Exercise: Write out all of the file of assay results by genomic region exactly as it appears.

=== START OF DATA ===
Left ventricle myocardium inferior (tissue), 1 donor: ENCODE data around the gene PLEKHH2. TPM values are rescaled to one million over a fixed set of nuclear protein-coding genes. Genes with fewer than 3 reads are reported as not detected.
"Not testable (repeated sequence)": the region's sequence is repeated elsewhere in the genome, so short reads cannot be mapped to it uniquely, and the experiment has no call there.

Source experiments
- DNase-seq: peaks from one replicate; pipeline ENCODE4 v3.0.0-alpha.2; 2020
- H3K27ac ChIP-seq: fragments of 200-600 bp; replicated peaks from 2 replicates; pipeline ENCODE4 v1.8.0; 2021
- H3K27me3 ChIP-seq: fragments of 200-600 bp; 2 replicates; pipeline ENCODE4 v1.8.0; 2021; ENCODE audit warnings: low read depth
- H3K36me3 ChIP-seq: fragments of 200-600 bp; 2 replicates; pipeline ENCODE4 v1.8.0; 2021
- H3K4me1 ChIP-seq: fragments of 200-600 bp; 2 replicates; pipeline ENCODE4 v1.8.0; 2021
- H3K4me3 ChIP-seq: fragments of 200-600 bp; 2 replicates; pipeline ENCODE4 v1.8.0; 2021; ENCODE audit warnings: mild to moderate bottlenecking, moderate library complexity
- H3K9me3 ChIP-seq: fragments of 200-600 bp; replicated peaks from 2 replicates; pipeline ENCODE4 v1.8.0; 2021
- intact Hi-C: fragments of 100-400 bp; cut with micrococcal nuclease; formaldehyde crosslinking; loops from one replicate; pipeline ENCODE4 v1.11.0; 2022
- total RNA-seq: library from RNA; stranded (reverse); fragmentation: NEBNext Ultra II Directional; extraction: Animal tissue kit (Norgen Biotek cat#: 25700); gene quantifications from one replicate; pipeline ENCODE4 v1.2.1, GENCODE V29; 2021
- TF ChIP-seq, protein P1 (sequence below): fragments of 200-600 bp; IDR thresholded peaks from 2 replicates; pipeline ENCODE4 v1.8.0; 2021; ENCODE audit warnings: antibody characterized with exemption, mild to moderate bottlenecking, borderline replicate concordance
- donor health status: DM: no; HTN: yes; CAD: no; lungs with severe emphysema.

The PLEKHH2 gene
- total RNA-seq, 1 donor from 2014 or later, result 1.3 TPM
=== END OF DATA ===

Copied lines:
Left ventricle myocardium inferior (tissue), 1 donor: ENCODE data around the gene PLEKHH2. TPM values are rescaled to one million over a fixed set of nuclear protein-coding genes. Genes with fewer than 3 reads are reported as not detected.
"Not testable (repeated sequence)": the region's sequence is repeated elsewhere in the genome, so short reads cannot be mapped to it uniquely, and the experiment has no call there.

Source experiments
- DNase-seq: peaks from one replicate; pipeline ENCODE4 v3.0.0-alpha.2; 2020
- H3K27ac ChIP-seq: fragments of 200-600 bp; replicated peaks from 2 replicates; pipeline ENCODE4 v1.8.0; 2021
- H3K27me3 ChIP-seq: fragments of 200-600 bp; 2 replicates; pipeline ENCODE4 v1.8.0; 2021; ENCODE audit warnings: low read depth
- H3K36me3 ChIP-seq: fragments of 200-600 bp; 2 replicates; pipeline ENCODE4 v1.8.0; 2021
- H3K4me1 ChIP-seq: fragments of 200-600 bp; 2 replicates; pipeline ENCODE4 v1.8.0; 2021
- H3K4me3 ChIP-seq: fragments of 200-600 bp; 2 replicates; pipeline ENCODE4 v1.8.0; 2021; ENCODE audit warnings: mild to moderate bottlenecking, moderate library complexity
- H3K9me3 ChIP-seq: fragments of 200-600 bp; replicated peaks from 2 replicates; pipeline ENCODE4 v1.8.0; 2021
- intact Hi-C: fragments of 100-400 bp; cut with micrococcal nuclease; formaldehyde crosslinking; loops from one replicate; pipeline ENCODE4 v1.11.0; 2022
- total RNA-seq: library from RNA; stranded (reverse); fragmentation: NEBNext Ultra II Directional; extraction: Animal tissue kit (Norgen Biotek cat#: 25700); gene quantifications from one replicate; pipeline ENCODE4 v1.2.1, GENCODE V29; 2021
- TF ChIP-seq, protein P1 (sequence below): fragments of 200-600 bp; IDR thresholded peaks from 2 replicates; pipeline ENCODE4 v1.8.0; 2021; ENCODE audit warnings: antibody characterized with exemption, mild to moderate bottlenecking, borderline replicate concordance
- donor health status: DM: no; HTN: yes; CAD: no; lungs with severe emphysema.

The PLEKHH2 gene
- total RNA-seq, 1 donor from 2014 or later, result 1.3 TPM